New Ad Discounts from X Point to Ongoing Growth Challenges

Despite all of the talk about Elon Musk’s changes at Twitter, and how they’ve been a positive or negative for the platform, really, none of these opinions actually matter in the broader scope of its business performance.

What matters is users, and generating more interest in the app, with attracting ad dollars being the secondary consideration, which should logically follow the first.

Elon Musk went into his Twitter acquisition with a plan to turn the app into a billion-user platform, and was seemingly convinced that he knew how to make Twitter great again, and deliver improvements for those who’ve been demanding a more free speech aligned, globally connective app.

But in practice, it hasn’t played out that way. And X is now struggling to make money as a result.

According to the latest data from AppFigures, X is currently the 39th most downloaded iOS app in the U.S., trailing every other major social app, except for Pinterest (41st) and LinkedIn (46th). And it’s worse on Android, with X coming in at 63rd on the list.

Some have suggested that the name change to X has hurt the app in this regard, as it’s made it harder for new users to find it. But either way, new users are very clearly not flocking to the app.

Or really, showing any interest at all, according to X’s own reporting.

Back in November 2022, just weeks after Musk took over at the app, he proudly proclaimed that his arrival had pushed the platform to a new record high of 250 million daily active users.

In March this year, X reported the exact same usage, with 250 million people logging into X daily.  

So based on X’s own data, it’s not seeing any growth in usage, despite Musk and Co. repeatedly claiming “record high” results in total incremental minutes/seconds/whatever other metric they’ve chosen at that time.

In theory, X could be seeing more time spent in the app by the people who are logging in, and that could be reaching new highs. But for advertisers, reaching expanded audiences is key, and at this stage, X is struggling on this front.

Which is why it’s now promoting discounts, in an effort to sign up more ad partners, and bring in more cash.

Yes, X is now offering $500 in ad credit for $250 in ad spend.

Which seems concerning, if X is this desperate to boost its ad intake.

The offer would suggest that X’s ad business is still a long way off track, despite Musk claiming that most advertisers have returned to the app after various periods of concern. Reports suggest that X’s ad intake is still down around 50% on pre-Elon levels, and if X feels the need to make big offers like this, that seems to reinforce the case. Which would mean that despite Musk’s assurances that everything is fine, X may well be on the way to bankruptcy, even with one of the richest people in the world behind it.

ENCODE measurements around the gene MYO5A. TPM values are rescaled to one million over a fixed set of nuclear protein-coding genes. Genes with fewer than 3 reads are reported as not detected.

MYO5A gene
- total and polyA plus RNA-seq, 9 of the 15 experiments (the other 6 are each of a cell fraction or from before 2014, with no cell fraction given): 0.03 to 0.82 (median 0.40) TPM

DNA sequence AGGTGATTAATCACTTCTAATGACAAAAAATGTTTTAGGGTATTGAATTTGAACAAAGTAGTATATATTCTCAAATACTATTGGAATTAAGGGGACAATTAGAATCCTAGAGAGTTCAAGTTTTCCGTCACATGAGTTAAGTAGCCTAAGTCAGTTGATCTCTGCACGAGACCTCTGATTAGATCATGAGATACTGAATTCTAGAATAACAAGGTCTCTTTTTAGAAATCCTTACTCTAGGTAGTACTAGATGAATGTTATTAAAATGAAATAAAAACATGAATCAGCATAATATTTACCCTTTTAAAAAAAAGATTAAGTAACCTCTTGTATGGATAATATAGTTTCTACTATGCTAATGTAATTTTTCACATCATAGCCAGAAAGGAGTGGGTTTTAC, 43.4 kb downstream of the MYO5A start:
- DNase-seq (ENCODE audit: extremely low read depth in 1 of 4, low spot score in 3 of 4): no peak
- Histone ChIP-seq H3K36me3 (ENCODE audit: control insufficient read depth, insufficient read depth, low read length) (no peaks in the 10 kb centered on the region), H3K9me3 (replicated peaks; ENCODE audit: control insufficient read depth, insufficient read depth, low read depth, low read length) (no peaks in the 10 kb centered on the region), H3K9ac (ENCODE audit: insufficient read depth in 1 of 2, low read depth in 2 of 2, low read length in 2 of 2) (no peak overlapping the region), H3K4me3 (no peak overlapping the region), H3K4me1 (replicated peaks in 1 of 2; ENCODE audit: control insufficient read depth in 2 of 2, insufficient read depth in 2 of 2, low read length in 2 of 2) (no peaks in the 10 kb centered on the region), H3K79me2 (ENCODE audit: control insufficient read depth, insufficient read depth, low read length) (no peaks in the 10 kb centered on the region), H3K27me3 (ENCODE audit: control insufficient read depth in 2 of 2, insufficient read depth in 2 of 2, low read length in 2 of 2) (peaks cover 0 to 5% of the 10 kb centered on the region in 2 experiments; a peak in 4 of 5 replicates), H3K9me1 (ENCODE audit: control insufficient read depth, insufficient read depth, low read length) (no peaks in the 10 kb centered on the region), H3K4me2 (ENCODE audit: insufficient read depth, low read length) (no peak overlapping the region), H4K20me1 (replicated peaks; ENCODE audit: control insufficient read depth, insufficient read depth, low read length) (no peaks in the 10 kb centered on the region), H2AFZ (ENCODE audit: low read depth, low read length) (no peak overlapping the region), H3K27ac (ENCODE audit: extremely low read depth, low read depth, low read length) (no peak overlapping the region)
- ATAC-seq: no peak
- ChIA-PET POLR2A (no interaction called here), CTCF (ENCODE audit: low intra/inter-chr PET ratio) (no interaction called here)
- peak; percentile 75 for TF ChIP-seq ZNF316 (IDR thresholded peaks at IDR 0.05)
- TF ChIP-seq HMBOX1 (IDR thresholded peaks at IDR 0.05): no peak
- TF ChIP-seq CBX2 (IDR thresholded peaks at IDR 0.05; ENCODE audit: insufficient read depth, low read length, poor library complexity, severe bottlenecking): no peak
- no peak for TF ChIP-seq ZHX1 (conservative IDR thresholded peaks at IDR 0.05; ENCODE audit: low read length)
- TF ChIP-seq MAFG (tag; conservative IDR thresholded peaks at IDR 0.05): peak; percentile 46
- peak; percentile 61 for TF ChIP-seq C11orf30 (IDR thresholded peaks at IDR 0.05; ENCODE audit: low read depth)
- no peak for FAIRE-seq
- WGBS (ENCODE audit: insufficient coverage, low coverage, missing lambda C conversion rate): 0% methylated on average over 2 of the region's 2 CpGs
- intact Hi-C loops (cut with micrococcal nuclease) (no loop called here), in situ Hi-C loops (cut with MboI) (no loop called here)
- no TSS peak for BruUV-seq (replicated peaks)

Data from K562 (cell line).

The situation has also been worsened by X being saddled with billions in debt, as part of the Musk acquisition. In order to get the required funding for his Twitter purchase, Musk took out a significant loan, which comes with interest repayments totaling around $1.5 billion per year. X has seemingly tried to renegotiate this, but even at a discount, that’s still a major impediment, considering that the company only brought in $2.5 billion in total revenue in 2023.

And while Elon has slashed costs, the calculations here still look problematic, which could mean that X is in more trouble than it’s currently letting on.

Musk has also sought to reduce the platform’s reliance on ad dollars, by augmenting that with subscription, but that’s also failed to resonate with the vast majority of X users.

According to AppFigures X brought in $8 million of net revenue from the App Store and Google Play in April 2024. Which, averaged out to $8 per user/month for X Premium, means that, at best, only a million X users are currently paying to use the app.

That would equate to 0.4% of X’s user base, which is a far cry from what X would need to generate from subscriptions in order to make this a viable consideration.

It also suggests that newly implemented elements, like access to its Grok AI chatbot, are failing to entice more sign-ups, and that being the case, it’s hard to see where X goes from here to sweeten its subscription deals.  

But again, Elon is super rich, and he could, at least in theory, just continue to fund X in perpetuity, even without more ad and subscription revenue. Right?

Well, yes and no. Reports suggest that most of Musk’s money is tied up in his various companies, so shoveling cash into a losing venture is not really an option long-term, while again, Musk also has investors and debtors to pay, who are relying on him to turn the project around.

So maybe X is less reliant on external funding than Twitter once was, but that’s only, seemingly, in theory. In practice, X could very well go out of business, with Musk left unable to save it.

So what comes next? Well, given his investment in the outcome of the U.S. election, I would expect Elon to keep pushing X till at least the end of the year. But if the result doesn’t go the way that he wants, and things don’t improve, I could see X shutting down entirely, sometime in 2025.

Will that happen? There’s a lot that could, of course, change between now and then, and X still has a substantial enough audience to potentially convert itself into a solid business, at least from an external assessment.

But the path to that success is definitely not clear. And the fact that X is offering massive ad discounts is not a positive signal at this stage.